TRREB Urging Governments to Expand Housing Supply in Relief Plan

TRREB
Photo by David McBee from Pexels

Despite Toronto’s notoriously expensive housing prices, residents are still buying homes even amid the COVID pandemic. And as the economy picks up again as more regions enter into Stage 3, the Toronto Regional Real Estate Board (TRREB) believes housing prices could inflate even further.

The average selling price of a home in the GTA shot up 11.9% in June compared to a year earlier, and was up 7.8% compared to May 2020, according to the latest TRREB data.

However, to bring a sense of balance to the market, TRREB is now recommending that various levels of governments should take policy measures that lead to the development of more housing opportunities in Toronto neighbourhoods that will keep prices affordable for buyers.

Among TRREB’s recommendations is that the City should focus on increasing housing supply, and specifically, the supply of a greater variety of mid-density housing types, including “missing middle” housing, which is defined as unit types that fall between a single detached or semi-detached house and a high-rise building.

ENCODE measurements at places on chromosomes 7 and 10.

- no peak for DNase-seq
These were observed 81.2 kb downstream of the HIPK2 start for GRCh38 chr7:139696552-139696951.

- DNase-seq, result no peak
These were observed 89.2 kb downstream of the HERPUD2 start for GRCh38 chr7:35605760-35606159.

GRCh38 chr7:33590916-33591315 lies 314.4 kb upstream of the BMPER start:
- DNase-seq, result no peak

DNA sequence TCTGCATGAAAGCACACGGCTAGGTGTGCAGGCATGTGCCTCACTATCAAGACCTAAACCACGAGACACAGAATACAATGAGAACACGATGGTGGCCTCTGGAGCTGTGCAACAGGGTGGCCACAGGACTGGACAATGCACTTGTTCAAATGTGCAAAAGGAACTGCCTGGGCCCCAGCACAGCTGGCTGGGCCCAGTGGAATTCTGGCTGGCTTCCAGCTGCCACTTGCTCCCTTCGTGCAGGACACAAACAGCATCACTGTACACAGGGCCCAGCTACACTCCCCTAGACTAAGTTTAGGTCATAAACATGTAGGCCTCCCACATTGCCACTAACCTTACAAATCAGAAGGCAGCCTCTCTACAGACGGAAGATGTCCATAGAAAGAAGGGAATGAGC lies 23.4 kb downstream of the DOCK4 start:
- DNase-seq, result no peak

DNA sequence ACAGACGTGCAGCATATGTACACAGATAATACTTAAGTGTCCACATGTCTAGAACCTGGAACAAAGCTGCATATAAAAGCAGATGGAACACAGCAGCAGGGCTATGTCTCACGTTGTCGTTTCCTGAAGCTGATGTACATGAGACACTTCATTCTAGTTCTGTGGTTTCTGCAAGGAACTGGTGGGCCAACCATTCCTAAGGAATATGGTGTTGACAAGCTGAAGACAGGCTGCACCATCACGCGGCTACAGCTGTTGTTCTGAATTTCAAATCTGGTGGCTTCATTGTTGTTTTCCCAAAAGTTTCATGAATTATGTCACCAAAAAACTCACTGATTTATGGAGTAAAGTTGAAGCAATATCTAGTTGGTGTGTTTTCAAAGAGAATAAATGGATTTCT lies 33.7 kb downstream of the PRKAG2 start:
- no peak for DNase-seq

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TRREB submitted its recommendations to the City’s Planning and Housing Committee following a report titled “Expanding Housing Options in Neighbourhoods” from City staff that sets out principles and a process for developing new policies to allow for more housing options in Toronto’s “yellow belt,” which refers to the 35% of the City designated as “neighbourhoods,” of which 70% only allow detached housing.

“TRREB believes that housing affordability challenges in the City of Toronto are largely a result of inadequate and inappropriate housing supply and mix. The best long-term solution to housing affordability is to increase the supply of available housing and to encourage a more balanced mix of housing types, especially the “missing middle”, said Lisa Patel, TRREB president in the submission.

While Patel says TRREB supports the City’s report, it also calls for it to be further streamlined as the current plan could be very lengthy and lead to delay in the creation of housing that is already overdue.

“We urge the Committee and City Council to move forward with this initiative expediently and to create a simplified process that will facilitate the creation of much needed “missing middle” housing, said Patel.

“In this regard, TRREB welcomes any opportunity to work with Council and staff on this, as we did during the development of the HousingTO Affordable Housing Plan.”

The Planning and Housing Committee’s recommendations will be considered by City Council on July 28.